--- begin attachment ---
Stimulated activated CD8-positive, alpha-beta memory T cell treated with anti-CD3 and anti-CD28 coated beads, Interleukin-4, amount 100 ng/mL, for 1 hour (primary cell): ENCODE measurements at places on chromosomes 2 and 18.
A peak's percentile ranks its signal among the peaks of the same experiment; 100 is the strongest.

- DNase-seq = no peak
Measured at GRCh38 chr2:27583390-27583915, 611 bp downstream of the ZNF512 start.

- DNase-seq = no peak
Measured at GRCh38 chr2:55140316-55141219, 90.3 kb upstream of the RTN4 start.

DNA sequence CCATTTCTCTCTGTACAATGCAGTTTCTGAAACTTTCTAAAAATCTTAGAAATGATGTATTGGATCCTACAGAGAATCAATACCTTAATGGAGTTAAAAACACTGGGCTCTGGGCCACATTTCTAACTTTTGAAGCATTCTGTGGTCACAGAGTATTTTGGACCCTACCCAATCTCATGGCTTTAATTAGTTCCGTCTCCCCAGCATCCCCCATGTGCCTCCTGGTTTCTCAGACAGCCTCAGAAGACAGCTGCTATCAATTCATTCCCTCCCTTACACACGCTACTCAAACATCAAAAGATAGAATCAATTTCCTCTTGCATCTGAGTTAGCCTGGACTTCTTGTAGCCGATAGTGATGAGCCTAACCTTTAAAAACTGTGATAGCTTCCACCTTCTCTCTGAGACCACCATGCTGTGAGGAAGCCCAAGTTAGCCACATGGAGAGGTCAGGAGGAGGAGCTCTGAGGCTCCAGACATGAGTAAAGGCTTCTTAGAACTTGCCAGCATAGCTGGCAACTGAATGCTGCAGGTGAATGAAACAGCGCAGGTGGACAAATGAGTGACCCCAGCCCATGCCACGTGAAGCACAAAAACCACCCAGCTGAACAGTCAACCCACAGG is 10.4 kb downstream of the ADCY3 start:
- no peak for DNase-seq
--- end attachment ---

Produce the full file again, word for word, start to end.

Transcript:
Stimulated activated CD8-positive, alpha-beta memory T cell treated with anti-CD3 and anti-CD28 coated beads, Interleukin-4, amount 100 ng/mL, for 1 hour (primary cell): ENCODE measurements at places on chromosomes 2 and 18.
A peak's percentile ranks its signal among the peaks of the same experiment; 100 is the strongest.

- DNase-seq = no peak
Measured at GRCh38 chr2:27583390-27583915, 611 bp downstream of the ZNF512 start.

- DNase-seq = no peak
Measured at GRCh38 chr2:55140316-55141219, 90.3 kb upstream of the RTN4 start.

DNA sequence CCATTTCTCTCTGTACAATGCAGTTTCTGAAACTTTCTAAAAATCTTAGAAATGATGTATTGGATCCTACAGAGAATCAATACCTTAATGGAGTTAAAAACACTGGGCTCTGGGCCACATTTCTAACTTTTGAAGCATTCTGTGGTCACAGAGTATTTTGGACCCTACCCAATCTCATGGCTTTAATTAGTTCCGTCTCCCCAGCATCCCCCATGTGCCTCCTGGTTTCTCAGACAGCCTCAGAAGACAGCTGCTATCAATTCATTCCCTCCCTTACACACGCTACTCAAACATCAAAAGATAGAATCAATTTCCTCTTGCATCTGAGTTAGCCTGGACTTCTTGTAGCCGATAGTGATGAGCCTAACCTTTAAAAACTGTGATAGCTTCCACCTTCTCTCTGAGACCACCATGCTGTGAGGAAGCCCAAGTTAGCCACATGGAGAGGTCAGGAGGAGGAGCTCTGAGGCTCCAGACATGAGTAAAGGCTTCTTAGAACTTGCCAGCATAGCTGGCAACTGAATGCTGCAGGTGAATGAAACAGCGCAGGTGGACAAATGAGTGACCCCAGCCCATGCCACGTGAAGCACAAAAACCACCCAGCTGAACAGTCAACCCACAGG is 10.4 kb downstream of the ADCY3 start:
- no peak for DNase-seq